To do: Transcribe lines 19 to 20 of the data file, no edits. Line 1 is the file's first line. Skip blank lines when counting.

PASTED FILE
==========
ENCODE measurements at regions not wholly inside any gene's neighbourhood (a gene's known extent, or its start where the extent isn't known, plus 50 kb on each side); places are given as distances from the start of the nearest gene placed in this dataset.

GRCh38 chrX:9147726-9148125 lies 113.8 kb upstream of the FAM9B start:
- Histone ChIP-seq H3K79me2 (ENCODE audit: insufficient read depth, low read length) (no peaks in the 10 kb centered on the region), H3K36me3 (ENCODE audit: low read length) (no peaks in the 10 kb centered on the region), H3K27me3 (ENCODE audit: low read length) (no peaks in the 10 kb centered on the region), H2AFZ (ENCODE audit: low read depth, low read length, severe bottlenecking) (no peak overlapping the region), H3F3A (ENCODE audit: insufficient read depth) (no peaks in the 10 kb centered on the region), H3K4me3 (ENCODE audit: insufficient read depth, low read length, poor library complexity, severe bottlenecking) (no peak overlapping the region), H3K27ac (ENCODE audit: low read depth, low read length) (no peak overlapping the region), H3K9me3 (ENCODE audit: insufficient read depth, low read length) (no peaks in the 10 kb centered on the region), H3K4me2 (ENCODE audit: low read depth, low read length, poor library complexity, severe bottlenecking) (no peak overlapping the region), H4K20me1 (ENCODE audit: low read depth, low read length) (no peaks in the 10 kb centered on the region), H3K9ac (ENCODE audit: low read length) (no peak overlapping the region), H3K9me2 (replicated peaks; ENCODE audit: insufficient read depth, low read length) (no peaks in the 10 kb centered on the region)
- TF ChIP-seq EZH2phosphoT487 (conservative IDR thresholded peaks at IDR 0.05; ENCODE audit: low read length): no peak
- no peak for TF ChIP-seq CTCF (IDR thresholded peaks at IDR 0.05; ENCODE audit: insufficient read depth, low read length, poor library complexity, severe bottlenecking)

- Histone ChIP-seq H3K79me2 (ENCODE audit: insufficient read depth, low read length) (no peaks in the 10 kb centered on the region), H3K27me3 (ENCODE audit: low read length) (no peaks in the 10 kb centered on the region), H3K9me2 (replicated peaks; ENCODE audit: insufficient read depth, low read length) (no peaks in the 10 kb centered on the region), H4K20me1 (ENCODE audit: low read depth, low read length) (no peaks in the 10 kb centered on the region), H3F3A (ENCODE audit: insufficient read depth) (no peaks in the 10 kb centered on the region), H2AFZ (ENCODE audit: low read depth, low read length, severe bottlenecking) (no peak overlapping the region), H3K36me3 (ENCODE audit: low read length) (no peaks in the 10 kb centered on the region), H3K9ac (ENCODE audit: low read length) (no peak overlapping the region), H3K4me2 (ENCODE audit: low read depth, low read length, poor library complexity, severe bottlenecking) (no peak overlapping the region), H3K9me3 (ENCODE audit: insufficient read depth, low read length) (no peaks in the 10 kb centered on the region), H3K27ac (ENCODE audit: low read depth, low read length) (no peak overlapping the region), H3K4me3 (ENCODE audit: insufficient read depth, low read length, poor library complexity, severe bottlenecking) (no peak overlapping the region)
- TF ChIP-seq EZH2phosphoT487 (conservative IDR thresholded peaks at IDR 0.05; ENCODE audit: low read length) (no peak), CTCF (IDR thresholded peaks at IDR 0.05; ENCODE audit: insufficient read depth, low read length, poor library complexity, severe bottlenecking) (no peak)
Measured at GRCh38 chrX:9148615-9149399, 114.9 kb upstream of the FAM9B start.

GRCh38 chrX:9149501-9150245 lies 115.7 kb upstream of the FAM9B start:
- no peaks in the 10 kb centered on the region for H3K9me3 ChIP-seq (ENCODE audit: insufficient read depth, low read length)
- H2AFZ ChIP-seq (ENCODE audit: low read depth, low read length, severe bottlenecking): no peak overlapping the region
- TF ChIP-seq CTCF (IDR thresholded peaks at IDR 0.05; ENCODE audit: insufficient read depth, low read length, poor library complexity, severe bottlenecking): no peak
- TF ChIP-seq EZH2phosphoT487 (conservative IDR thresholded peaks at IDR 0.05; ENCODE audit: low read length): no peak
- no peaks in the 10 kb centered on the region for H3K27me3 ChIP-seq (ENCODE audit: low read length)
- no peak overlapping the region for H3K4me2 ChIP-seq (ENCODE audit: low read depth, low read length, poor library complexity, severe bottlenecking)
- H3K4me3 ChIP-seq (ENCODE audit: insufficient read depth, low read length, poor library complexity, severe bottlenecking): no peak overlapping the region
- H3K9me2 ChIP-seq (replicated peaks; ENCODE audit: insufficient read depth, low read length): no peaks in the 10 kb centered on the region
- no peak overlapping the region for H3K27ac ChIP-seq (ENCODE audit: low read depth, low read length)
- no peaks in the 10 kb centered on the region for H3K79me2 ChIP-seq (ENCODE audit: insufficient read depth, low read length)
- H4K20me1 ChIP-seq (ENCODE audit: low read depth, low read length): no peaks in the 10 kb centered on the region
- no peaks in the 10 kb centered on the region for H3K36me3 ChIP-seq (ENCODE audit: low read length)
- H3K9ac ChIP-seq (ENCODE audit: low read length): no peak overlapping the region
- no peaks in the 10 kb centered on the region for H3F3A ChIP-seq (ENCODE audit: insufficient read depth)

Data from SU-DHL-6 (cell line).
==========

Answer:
- no peaks in the 10 kb centered on the region for H3K79me2 ChIP-seq (ENCODE audit: insufficient read depth, low read length)
- H4K20me1 ChIP-seq (ENCODE audit: low read depth, low read length): no peaks in the 10 kb centered on the region